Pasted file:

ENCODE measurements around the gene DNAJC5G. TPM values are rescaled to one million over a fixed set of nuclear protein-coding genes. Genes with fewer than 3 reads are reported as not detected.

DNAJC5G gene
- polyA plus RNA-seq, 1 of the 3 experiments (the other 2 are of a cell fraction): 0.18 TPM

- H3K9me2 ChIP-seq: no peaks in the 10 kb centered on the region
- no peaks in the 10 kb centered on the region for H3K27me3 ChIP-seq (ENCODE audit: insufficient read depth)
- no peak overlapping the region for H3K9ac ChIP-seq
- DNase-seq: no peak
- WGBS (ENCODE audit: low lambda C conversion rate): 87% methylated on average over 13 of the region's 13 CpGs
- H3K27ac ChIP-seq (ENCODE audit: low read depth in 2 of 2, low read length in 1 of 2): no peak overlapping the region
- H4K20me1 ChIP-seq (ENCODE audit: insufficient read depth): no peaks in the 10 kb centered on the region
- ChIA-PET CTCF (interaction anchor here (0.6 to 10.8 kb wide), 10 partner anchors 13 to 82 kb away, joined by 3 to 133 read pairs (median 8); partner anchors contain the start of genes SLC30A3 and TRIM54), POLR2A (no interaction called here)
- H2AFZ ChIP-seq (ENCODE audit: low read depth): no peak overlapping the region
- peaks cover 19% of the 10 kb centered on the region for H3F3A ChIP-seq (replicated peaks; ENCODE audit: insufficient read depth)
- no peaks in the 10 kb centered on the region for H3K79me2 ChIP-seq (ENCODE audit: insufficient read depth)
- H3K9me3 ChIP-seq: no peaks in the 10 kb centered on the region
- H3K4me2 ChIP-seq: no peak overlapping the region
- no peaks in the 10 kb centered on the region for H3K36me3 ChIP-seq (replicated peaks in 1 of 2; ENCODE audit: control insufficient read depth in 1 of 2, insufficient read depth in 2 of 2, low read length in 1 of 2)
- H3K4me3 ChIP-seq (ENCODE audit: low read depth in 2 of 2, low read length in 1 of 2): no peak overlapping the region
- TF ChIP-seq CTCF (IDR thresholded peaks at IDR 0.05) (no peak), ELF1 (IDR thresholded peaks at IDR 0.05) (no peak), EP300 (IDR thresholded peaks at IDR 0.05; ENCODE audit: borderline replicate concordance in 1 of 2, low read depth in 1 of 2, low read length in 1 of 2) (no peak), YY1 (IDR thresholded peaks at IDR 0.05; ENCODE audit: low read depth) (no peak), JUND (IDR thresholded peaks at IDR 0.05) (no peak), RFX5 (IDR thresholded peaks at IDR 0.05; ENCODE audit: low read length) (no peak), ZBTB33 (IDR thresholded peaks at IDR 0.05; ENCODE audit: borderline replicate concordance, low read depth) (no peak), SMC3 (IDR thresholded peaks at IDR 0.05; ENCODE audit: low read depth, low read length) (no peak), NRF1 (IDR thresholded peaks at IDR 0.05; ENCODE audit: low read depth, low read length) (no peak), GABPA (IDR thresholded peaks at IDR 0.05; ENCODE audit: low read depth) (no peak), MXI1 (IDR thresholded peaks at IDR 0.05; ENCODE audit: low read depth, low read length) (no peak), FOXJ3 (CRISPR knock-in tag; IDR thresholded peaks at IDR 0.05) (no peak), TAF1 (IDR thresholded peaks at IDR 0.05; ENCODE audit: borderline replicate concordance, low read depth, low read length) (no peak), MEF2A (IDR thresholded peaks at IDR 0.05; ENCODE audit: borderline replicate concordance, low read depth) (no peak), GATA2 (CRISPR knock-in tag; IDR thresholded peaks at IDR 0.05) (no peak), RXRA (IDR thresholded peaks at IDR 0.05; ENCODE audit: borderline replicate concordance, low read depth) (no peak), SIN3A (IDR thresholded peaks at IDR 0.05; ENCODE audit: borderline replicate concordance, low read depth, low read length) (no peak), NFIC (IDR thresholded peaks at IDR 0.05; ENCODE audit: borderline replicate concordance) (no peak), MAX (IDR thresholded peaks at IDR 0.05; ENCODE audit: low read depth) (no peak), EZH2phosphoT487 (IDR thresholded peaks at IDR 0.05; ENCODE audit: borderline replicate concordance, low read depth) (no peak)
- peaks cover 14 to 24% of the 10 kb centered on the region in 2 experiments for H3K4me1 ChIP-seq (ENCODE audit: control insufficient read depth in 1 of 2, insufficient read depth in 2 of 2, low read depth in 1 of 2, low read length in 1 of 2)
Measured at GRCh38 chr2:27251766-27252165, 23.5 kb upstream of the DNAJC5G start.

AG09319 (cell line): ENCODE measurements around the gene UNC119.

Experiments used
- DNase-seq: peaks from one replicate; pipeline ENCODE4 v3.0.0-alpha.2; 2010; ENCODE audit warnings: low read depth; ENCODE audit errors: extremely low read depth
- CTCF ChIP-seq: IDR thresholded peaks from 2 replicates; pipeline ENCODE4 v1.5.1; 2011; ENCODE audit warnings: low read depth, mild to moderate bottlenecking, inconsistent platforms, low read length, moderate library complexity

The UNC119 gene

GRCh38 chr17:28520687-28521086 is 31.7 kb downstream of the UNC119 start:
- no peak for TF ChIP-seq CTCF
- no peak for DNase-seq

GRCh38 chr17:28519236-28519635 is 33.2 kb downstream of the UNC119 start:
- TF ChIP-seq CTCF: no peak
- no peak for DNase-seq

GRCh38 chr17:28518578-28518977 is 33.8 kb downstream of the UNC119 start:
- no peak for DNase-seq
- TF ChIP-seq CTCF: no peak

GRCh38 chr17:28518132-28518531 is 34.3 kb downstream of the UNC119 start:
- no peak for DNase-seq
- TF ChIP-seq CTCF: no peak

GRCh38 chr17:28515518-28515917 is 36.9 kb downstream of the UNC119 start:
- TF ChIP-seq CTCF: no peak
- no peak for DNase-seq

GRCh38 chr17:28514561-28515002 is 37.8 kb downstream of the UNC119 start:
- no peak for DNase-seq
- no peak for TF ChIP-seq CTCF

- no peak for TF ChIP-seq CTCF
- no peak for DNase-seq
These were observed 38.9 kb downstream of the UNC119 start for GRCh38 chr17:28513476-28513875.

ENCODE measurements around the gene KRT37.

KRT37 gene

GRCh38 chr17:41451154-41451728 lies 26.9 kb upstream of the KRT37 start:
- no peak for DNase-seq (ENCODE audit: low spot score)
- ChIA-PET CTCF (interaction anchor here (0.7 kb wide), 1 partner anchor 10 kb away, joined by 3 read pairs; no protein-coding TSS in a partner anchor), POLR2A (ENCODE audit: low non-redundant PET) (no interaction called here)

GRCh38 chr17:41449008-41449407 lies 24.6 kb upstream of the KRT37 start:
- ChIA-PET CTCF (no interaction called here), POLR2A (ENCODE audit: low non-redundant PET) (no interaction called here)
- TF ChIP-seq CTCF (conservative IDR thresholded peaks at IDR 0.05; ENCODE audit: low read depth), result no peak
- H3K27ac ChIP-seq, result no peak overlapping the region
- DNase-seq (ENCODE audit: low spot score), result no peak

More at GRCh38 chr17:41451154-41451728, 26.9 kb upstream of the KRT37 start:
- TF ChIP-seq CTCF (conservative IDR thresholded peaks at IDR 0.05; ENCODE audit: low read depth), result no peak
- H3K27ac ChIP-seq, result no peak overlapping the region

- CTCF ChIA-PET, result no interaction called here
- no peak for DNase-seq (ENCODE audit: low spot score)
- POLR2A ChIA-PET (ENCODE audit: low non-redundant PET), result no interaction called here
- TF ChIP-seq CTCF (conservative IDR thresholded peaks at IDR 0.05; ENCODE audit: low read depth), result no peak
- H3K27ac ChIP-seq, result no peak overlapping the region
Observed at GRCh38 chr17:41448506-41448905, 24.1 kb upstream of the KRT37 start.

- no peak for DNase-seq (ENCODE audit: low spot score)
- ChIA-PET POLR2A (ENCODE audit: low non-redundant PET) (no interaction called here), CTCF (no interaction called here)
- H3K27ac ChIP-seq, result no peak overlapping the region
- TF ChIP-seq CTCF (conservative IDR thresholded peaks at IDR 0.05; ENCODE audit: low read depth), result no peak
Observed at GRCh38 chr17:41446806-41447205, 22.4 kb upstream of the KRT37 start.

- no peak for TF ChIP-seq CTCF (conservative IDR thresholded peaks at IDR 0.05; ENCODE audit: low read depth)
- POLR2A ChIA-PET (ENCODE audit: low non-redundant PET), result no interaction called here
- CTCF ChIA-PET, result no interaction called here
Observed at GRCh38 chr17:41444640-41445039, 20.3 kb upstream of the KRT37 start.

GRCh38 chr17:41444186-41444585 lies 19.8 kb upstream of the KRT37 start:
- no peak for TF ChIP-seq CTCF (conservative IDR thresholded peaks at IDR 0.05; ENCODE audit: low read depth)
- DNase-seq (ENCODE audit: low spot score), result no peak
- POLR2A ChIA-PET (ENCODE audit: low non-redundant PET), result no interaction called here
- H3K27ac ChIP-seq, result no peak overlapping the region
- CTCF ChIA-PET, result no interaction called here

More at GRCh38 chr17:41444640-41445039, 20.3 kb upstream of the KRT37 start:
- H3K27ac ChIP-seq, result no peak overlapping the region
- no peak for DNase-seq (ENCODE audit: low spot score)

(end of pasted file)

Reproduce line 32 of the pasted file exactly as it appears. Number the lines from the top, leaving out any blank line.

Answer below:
- no peak for DNase-seq